Here is an interesting clip from a conversation on the Omidyar network. There is an interesting thread running on the next generation of social enterprise. I am enjoying the banter around economic, behavioral and economic trends. The point that I am interested in pulling over here is the increasing interest on micro-scale enterprise connected via a dense web of communications (no surprise as the network stems from the E-bay vision). Thankfully, the ideas are stretching over to the discussion of nonprofit strategy.
This is a lot like the transition from the mini computer to the micro computer industry a few decades back. In the mini era, each company had its own vertical stack of activities, from making CPUs, disks, Operating systems, etc. The microcomputer came along and the industry became "layered" with Intel and AMD doing CPUs, Dell and Gateway doing boxes, Microsoft doing OS, etc.
This same "flip" could happen in philanthropy and social enterprise. Instead of creating 1 million+ "vertically integrated" non-profits (i.e. for which we need capacity building) there would be layers of services, into which service providers could seek their greatest value-added, in accordance with their vision. These layers, much like a protocol stack in communications networks, would be able to evolve independently. Maybe this is the third generation of social enterprise.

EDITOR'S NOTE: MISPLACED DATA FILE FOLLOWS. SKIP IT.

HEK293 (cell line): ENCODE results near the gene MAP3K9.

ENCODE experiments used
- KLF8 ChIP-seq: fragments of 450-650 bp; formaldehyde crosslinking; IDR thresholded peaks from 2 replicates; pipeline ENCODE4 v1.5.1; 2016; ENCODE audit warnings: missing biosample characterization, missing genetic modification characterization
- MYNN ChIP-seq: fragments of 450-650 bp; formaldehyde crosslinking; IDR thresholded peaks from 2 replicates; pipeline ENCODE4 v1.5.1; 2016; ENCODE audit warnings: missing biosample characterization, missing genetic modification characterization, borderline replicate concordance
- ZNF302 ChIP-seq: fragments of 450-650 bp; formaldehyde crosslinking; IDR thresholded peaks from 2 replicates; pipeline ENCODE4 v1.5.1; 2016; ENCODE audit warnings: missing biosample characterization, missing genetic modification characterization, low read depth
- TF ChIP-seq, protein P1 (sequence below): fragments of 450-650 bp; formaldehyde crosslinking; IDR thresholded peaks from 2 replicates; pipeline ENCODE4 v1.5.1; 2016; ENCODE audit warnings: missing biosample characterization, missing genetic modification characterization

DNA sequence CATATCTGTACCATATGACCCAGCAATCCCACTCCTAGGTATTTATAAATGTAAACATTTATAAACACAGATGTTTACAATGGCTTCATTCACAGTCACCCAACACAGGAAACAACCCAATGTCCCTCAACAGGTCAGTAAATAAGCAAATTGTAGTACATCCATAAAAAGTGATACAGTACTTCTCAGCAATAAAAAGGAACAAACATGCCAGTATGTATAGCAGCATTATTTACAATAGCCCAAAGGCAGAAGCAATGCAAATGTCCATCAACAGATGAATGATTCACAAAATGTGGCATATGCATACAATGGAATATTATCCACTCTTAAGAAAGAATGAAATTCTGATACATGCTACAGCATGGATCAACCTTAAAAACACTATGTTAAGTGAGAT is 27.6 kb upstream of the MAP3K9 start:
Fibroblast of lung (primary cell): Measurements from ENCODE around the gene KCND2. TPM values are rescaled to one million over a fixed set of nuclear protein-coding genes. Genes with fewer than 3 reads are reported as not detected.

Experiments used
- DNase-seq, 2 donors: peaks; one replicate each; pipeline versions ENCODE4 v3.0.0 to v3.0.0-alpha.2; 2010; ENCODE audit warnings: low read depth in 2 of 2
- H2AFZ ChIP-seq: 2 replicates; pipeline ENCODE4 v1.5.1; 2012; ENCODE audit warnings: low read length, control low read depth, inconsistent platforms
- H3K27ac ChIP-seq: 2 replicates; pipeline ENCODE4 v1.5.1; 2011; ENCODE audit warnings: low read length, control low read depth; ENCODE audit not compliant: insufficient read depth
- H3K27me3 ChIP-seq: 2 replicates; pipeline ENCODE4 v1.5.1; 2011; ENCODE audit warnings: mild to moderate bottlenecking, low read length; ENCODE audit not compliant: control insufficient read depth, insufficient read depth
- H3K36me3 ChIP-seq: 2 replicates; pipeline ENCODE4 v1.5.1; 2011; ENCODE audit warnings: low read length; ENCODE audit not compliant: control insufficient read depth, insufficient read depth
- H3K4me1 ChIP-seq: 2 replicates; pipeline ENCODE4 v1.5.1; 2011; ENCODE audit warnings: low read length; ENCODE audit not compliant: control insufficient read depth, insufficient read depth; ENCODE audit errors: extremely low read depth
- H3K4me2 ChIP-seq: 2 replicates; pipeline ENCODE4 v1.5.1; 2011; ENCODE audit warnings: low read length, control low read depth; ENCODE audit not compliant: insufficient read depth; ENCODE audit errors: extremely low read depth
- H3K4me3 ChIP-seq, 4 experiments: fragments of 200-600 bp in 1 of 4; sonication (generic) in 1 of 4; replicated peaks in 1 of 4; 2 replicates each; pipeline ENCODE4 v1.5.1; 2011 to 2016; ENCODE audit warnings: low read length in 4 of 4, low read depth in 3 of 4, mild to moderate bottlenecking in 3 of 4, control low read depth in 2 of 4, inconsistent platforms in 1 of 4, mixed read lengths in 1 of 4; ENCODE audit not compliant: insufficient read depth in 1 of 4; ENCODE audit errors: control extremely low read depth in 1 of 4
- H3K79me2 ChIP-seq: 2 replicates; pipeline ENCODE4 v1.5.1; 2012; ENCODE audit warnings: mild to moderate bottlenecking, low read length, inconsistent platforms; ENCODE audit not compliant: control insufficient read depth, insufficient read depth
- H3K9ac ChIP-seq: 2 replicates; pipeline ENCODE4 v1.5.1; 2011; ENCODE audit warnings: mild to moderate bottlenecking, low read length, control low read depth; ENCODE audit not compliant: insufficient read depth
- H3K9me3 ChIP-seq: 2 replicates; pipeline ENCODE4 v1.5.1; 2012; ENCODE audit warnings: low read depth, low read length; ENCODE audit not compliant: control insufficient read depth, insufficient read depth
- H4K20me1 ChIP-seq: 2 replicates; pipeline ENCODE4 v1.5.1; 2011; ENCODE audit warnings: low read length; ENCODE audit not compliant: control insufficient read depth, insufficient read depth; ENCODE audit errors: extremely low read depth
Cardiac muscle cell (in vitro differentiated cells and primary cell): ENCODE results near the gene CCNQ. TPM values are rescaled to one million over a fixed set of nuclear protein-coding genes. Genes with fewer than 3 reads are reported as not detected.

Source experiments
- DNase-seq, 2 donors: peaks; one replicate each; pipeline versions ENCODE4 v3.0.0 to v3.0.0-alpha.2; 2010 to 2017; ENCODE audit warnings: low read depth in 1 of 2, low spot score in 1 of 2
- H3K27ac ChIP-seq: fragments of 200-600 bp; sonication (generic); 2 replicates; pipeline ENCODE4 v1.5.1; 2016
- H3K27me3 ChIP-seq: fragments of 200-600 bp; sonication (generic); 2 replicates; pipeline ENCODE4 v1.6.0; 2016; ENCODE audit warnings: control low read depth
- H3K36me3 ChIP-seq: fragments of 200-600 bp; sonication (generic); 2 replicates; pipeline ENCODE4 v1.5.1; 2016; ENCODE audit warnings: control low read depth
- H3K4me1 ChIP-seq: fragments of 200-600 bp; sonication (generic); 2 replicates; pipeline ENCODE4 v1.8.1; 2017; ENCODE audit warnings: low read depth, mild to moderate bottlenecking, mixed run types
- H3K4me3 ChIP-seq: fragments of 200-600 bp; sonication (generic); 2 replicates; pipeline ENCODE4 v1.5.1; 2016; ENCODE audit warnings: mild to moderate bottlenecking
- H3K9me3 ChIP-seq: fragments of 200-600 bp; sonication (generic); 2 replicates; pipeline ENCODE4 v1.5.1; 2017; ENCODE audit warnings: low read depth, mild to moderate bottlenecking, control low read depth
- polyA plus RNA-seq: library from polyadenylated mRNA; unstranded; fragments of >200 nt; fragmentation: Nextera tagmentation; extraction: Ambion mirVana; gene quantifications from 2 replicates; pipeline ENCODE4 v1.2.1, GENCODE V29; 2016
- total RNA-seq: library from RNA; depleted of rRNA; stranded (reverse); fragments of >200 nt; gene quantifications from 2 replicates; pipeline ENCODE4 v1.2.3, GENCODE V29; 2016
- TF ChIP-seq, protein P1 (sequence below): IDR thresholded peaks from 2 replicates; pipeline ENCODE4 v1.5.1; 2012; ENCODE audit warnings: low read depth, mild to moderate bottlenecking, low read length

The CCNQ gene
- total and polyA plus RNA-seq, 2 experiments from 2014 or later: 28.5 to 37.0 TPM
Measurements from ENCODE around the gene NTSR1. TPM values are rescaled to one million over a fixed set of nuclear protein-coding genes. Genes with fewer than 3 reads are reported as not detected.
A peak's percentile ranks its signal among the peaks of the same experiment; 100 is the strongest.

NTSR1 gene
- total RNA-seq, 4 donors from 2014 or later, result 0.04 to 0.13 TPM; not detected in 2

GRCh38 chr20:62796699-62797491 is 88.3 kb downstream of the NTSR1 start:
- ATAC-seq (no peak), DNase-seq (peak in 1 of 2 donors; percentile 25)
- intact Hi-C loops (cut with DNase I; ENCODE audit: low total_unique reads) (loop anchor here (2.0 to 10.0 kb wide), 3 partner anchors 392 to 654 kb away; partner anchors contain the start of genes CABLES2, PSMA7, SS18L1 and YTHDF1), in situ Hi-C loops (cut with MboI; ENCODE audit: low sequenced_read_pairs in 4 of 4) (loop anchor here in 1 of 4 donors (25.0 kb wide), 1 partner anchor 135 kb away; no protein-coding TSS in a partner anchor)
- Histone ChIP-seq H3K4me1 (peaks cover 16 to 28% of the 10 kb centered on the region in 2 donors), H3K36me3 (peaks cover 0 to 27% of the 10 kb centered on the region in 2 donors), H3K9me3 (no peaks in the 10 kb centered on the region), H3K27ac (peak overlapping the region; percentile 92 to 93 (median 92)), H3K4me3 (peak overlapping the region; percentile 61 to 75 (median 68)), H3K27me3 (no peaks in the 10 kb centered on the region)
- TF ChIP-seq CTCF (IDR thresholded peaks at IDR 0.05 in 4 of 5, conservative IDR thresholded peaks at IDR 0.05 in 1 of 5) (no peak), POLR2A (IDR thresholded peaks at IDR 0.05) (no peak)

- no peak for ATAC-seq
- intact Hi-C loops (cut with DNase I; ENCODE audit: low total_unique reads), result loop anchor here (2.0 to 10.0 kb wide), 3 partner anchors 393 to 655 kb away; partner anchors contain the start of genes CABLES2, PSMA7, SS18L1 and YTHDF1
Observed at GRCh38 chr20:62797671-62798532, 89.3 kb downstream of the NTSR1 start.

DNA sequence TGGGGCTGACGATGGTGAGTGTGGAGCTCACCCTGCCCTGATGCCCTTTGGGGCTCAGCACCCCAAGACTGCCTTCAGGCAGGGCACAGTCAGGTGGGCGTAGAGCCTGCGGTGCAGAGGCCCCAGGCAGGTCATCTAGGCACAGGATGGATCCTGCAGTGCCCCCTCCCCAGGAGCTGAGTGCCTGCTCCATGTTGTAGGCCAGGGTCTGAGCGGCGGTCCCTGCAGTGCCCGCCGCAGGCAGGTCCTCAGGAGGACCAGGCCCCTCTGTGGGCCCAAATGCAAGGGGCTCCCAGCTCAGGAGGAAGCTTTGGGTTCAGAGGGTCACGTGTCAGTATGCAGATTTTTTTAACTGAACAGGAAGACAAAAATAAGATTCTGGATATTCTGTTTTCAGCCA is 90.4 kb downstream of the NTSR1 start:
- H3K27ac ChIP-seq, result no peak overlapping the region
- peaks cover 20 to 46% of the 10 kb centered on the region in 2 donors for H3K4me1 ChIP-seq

New angles on the network-centric approach to nonprofit work! I love the following story which is the heart of the need for a new approach. This same dynamic starts every day to address a huge set of injustices. It stems from three realities (lack of an easy connection to groups and others that may be working on the issue, lack of strategy by larger community to embrace micro agendas and empower local walk in campaigns and the cultural belief that the best way to get movement on an issue is to create a group)
I think that the biggest bang-for-buck for social enterprise would be to make it simpler for people with a vision to take action to make a difference. For example, I know of a family who lost a niece in a window-cord accident, and out of their grief, they want to start a 501(c)3 for child safety. Rather than starting a whole new organization for that purpose, wouldn't it be great if they could activate their vision, based on an array of off-the-shelf services?
A new network-centric strategy can address each of those motivating factors over time.